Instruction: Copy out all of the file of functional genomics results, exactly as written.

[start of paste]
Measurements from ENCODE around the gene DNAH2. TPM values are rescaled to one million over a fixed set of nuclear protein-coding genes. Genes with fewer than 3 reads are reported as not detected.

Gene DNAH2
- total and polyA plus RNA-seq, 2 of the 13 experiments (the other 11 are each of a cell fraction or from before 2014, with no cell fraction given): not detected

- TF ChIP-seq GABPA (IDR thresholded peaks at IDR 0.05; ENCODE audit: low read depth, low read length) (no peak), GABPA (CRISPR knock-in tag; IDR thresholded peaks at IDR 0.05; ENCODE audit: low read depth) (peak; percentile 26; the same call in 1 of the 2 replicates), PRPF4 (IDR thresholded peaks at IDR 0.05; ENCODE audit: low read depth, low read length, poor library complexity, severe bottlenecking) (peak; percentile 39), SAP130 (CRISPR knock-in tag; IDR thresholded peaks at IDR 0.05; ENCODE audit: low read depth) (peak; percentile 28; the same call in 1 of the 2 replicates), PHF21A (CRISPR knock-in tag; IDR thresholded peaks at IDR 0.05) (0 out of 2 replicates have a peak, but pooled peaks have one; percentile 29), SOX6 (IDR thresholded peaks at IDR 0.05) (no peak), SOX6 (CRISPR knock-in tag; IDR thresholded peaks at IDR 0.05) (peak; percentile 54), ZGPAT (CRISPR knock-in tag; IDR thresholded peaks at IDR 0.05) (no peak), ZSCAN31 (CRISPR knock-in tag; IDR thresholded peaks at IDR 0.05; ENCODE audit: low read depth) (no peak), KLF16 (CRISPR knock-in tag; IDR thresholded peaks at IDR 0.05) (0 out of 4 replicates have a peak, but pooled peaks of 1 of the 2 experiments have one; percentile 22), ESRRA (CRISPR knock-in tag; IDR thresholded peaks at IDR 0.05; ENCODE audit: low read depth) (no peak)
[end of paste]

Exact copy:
Measurements from ENCODE around the gene DNAH2. TPM values are rescaled to one million over a fixed set of nuclear protein-coding genes. Genes with fewer than 3 reads are reported as not detected.

Gene DNAH2
- total and polyA plus RNA-seq, 2 of the 13 experiments (the other 11 are each of a cell fraction or from before 2014, with no cell fraction given): not detected

- TF ChIP-seq GABPA (IDR thresholded peaks at IDR 0.05; ENCODE audit: low read depth, low read length) (no peak), GABPA (CRISPR knock-in tag; IDR thresholded peaks at IDR 0.05; ENCODE audit: low read depth) (peak; percentile 26; the same call in 1 of the 2 replicates), PRPF4 (IDR thresholded peaks at IDR 0.05; ENCODE audit: low read depth, low read length, poor library complexity, severe bottlenecking) (peak; percentile 39), SAP130 (CRISPR knock-in tag; IDR thresholded peaks at IDR 0.05; ENCODE audit: low read depth) (peak; percentile 28; the same call in 1 of the 2 replicates), PHF21A (CRISPR knock-in tag; IDR thresholded peaks at IDR 0.05) (0 out of 2 replicates have a peak, but pooled peaks have one; percentile 29), SOX6 (IDR thresholded peaks at IDR 0.05) (no peak), SOX6 (CRISPR knock-in tag; IDR thresholded peaks at IDR 0.05) (peak; percentile 54), ZGPAT (CRISPR knock-in tag; IDR thresholded peaks at IDR 0.05) (no peak), ZSCAN31 (CRISPR knock-in tag; IDR thresholded peaks at IDR 0.05; ENCODE audit: low read depth) (no peak), KLF16 (CRISPR knock-in tag; IDR thresholded peaks at IDR 0.05) (0 out of 4 replicates have a peak, but pooled peaks of 1 of the 2 experiments have one; percentile 22), ESRRA (CRISPR knock-in tag; IDR thresholded peaks at IDR 0.05; ENCODE audit: low read depth) (no peak)